Christian Scientists realize that Jesus of Nazareth was...

The Christian Science Monitor

Christian Scientists realize that Jesus of Nazareth was the most scientific man that ever lived, they realize that he possessed a clearer understanding of God and His perfect creation than any other person whom the world has ever known, and they accept him as the highest authority on all questions relating to spiritual, or real being. Accepting him as their authority, they accept also his statement, "He that believeth on me, the works that I do shall he do also," and know that in order to be worthy of the name of a Christian, they must, in some measure at least, repeat the works which he did. And to repeat these works they agree that it is vitally necessary that they should learn to pray as he prayed.

To one who has accepted, through the teachings of scholastic theology, a creed, a conventional or formal prayer, and who has been forced in the hour of distress to resort to the prayer of supplication, to this one, sooner or later, it must become apparent that any repetition of a combination of words, however beautifully formulated, or any expression of blind faith, superstition, or emotionalism, however earnestly voiced, is far from expressing the power that will repeat the works of Jesus. Turning to Christ Jesus' own words, the careful student will find that instead of indorsing or recommending the conventional prayer, Jesus in these words specifically denounced it: "But when ye pray, use not vain repetitions, as the heathen do: for they think that they shall be heard for their much speaking." On page 1 of the Christian Science textbook, "Science and Health with Key to the Scriptures," Mrs. Eddy writes: "Thoughts unspoken are not unknown to the divine Mind. Desire is prayer; and no loss can occur from trusting God with our desires, that they may be moulded and exalted before they take form in words and in deeds." And we should never cease from turning with our whole heart to God in prayer, knowing that a sincere desire for good can never be lost, nor go unrewarded. The sincerity of our desire, however, is attested, not by human forms, emotionalism, or "much speaking," but through obedience, obedience expressed through the sincere effort to bring every thought and action into conformity with the law of God, as taught, lived, and demonstrated by Christ Jesus.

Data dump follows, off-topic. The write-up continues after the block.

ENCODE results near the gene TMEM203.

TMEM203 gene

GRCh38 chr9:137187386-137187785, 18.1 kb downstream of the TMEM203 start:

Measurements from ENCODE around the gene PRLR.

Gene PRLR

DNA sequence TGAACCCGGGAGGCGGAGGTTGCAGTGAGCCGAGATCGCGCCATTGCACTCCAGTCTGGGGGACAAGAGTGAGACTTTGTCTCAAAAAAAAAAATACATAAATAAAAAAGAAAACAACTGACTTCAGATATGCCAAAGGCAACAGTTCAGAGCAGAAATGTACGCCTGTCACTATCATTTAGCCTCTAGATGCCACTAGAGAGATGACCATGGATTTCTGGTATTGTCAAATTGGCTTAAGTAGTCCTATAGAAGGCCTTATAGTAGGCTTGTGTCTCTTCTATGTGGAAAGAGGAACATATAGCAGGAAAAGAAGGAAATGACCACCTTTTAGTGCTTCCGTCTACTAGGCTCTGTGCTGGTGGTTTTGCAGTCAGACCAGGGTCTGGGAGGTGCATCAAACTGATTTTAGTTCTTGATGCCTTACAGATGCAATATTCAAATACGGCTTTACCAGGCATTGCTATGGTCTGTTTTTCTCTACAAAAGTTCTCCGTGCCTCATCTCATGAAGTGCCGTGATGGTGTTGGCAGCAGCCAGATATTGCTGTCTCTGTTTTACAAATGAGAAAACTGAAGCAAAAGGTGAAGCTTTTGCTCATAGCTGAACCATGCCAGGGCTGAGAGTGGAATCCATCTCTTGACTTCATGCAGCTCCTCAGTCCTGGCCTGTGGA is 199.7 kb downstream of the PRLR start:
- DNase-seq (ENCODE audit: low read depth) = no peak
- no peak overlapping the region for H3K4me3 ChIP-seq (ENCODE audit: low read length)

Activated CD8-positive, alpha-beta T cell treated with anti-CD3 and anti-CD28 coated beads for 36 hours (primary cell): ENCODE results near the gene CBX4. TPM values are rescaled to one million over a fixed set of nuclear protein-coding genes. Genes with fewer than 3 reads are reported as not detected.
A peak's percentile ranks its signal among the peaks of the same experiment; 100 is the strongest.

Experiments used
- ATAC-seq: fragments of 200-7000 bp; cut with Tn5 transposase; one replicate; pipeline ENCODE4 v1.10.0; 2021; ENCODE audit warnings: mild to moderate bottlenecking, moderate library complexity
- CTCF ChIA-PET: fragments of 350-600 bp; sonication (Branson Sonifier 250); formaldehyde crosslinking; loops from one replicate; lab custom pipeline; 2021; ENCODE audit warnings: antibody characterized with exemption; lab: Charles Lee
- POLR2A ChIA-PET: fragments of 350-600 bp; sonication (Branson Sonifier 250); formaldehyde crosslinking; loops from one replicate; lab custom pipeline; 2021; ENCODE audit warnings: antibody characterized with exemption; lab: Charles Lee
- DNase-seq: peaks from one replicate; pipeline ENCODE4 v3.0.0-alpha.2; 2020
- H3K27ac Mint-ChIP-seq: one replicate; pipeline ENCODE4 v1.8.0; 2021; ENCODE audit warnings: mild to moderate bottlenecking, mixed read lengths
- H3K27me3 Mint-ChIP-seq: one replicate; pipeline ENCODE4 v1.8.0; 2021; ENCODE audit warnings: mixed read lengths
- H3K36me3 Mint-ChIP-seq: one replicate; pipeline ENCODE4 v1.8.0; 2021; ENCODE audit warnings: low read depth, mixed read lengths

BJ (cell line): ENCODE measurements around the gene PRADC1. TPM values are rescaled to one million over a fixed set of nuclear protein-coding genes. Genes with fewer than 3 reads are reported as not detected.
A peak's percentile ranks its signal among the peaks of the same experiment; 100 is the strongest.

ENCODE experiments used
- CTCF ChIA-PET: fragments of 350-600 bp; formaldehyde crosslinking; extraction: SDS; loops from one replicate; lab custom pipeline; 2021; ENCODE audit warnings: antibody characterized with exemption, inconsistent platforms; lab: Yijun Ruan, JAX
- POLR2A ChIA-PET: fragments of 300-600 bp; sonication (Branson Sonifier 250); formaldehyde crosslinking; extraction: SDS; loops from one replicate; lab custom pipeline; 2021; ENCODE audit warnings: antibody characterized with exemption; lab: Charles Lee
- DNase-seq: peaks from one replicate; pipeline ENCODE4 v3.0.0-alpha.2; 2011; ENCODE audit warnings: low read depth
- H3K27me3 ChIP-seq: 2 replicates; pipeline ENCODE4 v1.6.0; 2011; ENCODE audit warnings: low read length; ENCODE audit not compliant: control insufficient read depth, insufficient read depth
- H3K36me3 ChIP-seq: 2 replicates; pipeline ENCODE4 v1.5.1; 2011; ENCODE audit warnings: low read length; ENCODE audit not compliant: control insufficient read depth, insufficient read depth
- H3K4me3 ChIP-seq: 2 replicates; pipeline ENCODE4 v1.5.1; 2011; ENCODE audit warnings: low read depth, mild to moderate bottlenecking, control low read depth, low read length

Again, while the student will find the gospels abounding with records of miracles and wonderful healings by the Master, yet he can hardly conclude that Jesus healed the sick, fed the multitudes, or walked on the water, through the exercise merely of a form of supplication, nor will he find throughout the gospels anything to indicate that Jesus expected his followers to heal by any such method. The student will find, however, that Jesus did say, in language unmistakable: "If ye continue in my word, then are ye my disciples indeed; and ye shall know the truth, and the truth shall make you free."

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